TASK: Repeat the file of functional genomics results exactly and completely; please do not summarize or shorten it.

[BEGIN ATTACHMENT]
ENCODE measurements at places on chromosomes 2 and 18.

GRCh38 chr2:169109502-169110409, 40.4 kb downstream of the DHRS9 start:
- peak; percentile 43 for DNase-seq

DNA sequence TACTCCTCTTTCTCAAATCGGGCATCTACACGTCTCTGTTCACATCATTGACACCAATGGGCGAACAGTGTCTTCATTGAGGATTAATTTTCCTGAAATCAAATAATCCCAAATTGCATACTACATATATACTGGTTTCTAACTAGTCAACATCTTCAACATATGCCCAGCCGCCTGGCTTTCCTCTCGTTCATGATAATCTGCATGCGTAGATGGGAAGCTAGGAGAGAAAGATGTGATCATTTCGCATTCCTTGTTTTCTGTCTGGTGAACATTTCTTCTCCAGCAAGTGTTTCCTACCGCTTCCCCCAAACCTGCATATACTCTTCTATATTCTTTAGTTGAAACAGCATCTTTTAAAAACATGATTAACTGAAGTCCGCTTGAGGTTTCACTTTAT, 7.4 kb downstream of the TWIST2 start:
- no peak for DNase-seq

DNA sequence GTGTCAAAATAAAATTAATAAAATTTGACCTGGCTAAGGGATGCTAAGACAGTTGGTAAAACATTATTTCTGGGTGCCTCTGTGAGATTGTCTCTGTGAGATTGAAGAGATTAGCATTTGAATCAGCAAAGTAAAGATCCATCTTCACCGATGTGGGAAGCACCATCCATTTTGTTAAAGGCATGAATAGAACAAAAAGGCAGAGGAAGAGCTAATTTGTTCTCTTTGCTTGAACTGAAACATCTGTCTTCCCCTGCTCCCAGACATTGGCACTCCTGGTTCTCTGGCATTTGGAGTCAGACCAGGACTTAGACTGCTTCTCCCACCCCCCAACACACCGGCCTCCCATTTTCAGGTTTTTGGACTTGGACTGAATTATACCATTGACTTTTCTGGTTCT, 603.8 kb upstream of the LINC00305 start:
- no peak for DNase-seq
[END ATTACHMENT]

ENCODE measurements at places on chromosomes 2 and 18.

GRCh38 chr2:169109502-169110409, 40.4 kb downstream of the DHRS9 start:
- peak; percentile 43 for DNase-seq

DNA sequence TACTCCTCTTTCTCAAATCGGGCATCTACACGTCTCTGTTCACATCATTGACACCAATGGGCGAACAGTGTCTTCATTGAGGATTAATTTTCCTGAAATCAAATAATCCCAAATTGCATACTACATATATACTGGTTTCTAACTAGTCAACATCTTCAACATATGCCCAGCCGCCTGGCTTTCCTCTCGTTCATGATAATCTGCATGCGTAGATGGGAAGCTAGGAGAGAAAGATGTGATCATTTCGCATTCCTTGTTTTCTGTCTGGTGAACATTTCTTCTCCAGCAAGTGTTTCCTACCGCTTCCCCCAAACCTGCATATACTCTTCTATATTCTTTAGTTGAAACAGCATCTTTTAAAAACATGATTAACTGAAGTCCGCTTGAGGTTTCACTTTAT, 7.4 kb downstream of the TWIST2 start:
- no peak for DNase-seq

DNA sequence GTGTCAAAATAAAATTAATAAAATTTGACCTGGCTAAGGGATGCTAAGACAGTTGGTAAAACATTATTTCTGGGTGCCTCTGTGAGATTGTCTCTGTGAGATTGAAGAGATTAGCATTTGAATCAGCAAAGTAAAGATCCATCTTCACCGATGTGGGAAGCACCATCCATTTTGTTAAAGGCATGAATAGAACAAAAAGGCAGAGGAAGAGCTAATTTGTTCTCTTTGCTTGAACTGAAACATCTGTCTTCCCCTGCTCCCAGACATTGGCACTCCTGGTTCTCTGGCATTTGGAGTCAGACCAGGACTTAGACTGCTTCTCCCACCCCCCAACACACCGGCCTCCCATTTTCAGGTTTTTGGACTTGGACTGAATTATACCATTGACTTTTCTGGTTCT, 603.8 kb upstream of the LINC00305 start:
- no peak for DNase-seq